Most employers doing business in California know that California law requires (in most cases) that all of an employee’s accrued and unused vacation time must be paid out to the employee when his or her employment ends. This is because of Labor Code § 227.3:
Unless otherwise provided by a collective-bargaining agreement, whenever a contract of employment or employer policy provides for paid vacations, and an employee is terminated without having taken off his vested vacation time, all vested vacation shall be paid to him as wages at his final rate in accordance with such contract of employment or employer policy respecting eligibility or time served; provided, however, that an employment contract or employer policy shall not provide for forfeiture of vested vacation time upon termination. ….
There have been a multitude of court decisions interpreting this statute. While full payout of accrued vacation is required, these earlier court decisions have recognized that the statute does not mandate that employers actually offer vacation time to employees, or in any particular amounts. The law also does not require employers to continue awarding new vacation time to employees ad infininitem while those employees already sitting on a huge bank of unused time; the company is free to set an “accrual cap.” to prevent the endless accumulation of vacation time.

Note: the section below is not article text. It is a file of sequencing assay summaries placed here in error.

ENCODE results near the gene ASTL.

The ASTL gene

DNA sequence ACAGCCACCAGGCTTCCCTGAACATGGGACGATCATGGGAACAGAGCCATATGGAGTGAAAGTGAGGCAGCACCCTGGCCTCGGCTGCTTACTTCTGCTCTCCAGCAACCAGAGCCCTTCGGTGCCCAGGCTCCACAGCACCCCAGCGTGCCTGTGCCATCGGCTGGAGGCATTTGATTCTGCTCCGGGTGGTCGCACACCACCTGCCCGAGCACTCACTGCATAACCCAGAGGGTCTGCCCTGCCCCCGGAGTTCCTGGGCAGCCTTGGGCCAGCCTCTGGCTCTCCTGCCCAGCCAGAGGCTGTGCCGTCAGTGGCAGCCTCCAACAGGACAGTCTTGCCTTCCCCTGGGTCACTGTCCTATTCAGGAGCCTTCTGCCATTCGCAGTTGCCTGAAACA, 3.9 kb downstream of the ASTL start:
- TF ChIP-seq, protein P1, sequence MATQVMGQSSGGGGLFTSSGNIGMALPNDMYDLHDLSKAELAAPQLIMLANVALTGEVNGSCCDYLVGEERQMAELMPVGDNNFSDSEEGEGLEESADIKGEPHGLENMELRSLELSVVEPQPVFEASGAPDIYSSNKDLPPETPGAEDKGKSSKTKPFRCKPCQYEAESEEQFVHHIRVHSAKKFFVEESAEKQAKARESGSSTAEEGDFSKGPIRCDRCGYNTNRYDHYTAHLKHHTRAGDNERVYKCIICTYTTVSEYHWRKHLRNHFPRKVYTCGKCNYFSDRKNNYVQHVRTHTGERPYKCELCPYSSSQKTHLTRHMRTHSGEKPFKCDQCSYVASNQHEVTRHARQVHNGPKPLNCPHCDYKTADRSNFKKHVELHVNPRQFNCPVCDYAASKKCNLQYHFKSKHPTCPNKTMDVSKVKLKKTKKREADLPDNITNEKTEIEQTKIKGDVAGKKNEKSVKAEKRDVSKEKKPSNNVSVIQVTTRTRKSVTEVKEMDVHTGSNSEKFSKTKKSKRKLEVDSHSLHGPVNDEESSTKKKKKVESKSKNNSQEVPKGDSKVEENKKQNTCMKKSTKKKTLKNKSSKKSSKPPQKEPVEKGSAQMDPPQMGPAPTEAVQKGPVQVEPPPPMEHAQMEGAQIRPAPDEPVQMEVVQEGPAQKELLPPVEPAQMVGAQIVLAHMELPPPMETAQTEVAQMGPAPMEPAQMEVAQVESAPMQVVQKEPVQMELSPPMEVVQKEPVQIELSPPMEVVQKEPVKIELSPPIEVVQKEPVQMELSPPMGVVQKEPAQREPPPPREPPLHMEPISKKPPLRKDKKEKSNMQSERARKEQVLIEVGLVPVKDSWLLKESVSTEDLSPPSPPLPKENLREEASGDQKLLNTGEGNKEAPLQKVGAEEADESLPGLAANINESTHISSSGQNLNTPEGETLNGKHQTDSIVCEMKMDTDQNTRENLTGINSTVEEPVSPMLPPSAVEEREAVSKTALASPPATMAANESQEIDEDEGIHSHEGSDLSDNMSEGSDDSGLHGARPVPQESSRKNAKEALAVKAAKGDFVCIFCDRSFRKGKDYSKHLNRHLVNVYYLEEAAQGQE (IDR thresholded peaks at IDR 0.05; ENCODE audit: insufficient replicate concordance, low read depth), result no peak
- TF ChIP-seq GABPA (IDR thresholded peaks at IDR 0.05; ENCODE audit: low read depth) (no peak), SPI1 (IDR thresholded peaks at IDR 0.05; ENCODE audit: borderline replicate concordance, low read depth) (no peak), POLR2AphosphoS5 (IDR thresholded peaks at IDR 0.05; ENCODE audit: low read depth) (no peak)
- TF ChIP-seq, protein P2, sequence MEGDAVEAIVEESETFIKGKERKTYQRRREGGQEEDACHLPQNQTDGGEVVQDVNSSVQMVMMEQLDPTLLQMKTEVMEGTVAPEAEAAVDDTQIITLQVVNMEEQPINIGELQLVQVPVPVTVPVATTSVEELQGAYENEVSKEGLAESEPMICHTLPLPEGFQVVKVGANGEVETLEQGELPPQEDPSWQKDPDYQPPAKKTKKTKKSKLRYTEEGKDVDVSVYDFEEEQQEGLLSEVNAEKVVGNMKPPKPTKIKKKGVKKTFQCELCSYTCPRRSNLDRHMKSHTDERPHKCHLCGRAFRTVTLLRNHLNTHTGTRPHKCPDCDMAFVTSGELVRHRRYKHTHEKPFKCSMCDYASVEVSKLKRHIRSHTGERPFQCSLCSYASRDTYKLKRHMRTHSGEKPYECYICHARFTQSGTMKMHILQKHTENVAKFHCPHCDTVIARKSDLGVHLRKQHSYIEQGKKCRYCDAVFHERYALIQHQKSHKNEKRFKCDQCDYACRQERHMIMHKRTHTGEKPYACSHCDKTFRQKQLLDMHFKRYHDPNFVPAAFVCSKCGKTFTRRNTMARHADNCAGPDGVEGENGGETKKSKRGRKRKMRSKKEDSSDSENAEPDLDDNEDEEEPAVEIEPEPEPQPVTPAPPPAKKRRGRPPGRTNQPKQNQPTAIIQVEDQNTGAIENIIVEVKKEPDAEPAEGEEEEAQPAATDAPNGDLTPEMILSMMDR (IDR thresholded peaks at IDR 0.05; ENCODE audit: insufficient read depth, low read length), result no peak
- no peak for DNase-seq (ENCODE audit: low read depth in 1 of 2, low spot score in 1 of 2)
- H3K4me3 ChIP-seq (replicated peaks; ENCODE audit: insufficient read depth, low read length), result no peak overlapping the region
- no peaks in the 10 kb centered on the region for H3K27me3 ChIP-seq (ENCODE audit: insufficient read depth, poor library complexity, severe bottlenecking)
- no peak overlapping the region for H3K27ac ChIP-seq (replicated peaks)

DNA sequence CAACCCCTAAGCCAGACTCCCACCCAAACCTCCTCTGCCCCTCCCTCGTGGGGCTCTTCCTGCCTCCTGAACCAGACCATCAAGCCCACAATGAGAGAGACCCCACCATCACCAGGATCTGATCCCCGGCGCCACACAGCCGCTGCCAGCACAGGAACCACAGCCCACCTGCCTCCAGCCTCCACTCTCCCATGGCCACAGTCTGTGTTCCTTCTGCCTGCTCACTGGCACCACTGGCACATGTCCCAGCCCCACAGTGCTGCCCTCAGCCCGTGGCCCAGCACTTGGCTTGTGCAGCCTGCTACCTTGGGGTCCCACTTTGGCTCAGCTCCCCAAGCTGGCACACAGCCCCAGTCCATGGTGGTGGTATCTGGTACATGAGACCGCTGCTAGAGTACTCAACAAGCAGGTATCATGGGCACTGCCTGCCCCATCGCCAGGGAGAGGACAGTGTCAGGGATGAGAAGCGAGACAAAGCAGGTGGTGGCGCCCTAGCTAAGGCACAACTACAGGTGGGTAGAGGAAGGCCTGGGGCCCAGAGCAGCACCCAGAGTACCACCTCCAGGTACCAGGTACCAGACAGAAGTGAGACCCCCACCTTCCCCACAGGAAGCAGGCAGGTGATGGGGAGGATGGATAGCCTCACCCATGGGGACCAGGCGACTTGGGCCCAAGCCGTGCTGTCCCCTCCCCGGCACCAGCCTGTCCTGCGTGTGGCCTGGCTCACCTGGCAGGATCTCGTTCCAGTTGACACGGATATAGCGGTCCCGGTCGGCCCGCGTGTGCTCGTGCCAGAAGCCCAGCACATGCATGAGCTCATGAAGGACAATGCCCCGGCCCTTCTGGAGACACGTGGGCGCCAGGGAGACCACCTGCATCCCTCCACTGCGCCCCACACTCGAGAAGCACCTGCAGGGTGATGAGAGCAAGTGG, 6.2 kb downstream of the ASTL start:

This week, a new California decision, Bell v. H.F. Cox, Inc., addressed two other interesting questions associated with Labor Code § 227.3 and the vacation requirements under California law: (1) is Labor Code § 227.3 preempted by ERISA; and (2) whether current employees must receive vacation pay at their regular rate.
The answer given by the court in Bell, at least on the facts of that case, was no to both questions.
The vacation policy at issue in the Bell case was a bit unusual. Employees would be awarded a certain number of weeks of vacation time each year, based on their length of service. But when they took the vacation, they would be paid at a flat rate of $500 per week (later increased to $650 per week), instead of at their regular rate of pay. When the employees left employment, their unused time was forfeited.
A group of employees sued, arguing that the policy violated Labor Code § 227.3 both as to terminated employees, and as to current employees because of the flat payment provision. The plaintiffs argued that Section 227.3 of the Labor Code requires all vacation time – including vacation time taken by current employees – to be paid out at the employee’s regular rate of pay.
First, ERISA preemption.
The policy’s provision requiring a forfeiture of vacation upon termination appears at first blush to be an obvious violation of Section 227.3, which prohibits vacation policies which “provide for forfeiture of vested vacation time upon termination.” Yet the employer in Bell argued that Labor Code § 227.3 in this instance was preempted by ERISA because its vacation policy was actually an ERISA plan.